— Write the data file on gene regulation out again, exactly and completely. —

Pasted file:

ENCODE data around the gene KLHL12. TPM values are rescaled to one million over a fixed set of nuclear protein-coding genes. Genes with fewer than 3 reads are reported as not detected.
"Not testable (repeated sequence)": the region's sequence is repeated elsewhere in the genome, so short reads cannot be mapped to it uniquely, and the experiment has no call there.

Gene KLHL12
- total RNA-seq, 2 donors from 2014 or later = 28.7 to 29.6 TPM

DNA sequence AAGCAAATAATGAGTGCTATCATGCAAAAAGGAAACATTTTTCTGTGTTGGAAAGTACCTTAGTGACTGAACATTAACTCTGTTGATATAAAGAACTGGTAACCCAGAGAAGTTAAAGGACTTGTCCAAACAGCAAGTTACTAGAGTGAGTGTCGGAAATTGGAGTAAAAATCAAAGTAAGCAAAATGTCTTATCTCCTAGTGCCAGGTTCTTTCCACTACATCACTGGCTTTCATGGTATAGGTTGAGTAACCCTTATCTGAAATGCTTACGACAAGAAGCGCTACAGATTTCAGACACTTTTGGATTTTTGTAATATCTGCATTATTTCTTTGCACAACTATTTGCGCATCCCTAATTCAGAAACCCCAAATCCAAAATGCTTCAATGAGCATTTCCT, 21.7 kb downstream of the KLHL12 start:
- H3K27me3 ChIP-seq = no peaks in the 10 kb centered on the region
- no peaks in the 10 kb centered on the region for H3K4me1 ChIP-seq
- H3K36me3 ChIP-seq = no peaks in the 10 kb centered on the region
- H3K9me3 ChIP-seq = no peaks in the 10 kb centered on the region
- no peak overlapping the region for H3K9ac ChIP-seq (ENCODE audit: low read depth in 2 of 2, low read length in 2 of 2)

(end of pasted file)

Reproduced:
ENCODE data around the gene KLHL12. TPM values are rescaled to one million over a fixed set of nuclear protein-coding genes. Genes with fewer than 3 reads are reported as not detected.
"Not testable (repeated sequence)": the region's sequence is repeated elsewhere in the genome, so short reads cannot be mapped to it uniquely, and the experiment has no call there.

Gene KLHL12
- total RNA-seq, 2 donors from 2014 or later = 28.7 to 29.6 TPM

DNA sequence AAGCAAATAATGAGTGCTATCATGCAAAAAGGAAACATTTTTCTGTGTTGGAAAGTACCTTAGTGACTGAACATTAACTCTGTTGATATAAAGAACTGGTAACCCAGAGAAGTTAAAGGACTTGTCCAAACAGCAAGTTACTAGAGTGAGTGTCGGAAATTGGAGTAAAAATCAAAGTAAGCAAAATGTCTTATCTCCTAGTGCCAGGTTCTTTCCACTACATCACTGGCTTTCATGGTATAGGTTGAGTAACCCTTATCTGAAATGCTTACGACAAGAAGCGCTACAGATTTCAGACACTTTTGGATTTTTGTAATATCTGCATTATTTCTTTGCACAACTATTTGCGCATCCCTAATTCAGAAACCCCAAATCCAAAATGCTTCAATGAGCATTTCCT, 21.7 kb downstream of the KLHL12 start:
- H3K27me3 ChIP-seq = no peaks in the 10 kb centered on the region
- no peaks in the 10 kb centered on the region for H3K4me1 ChIP-seq
- H3K36me3 ChIP-seq = no peaks in the 10 kb centered on the region
- H3K9me3 ChIP-seq = no peaks in the 10 kb centered on the region
- no peak overlapping the region for H3K9ac ChIP-seq (ENCODE audit: low read depth in 2 of 2, low read length in 2 of 2)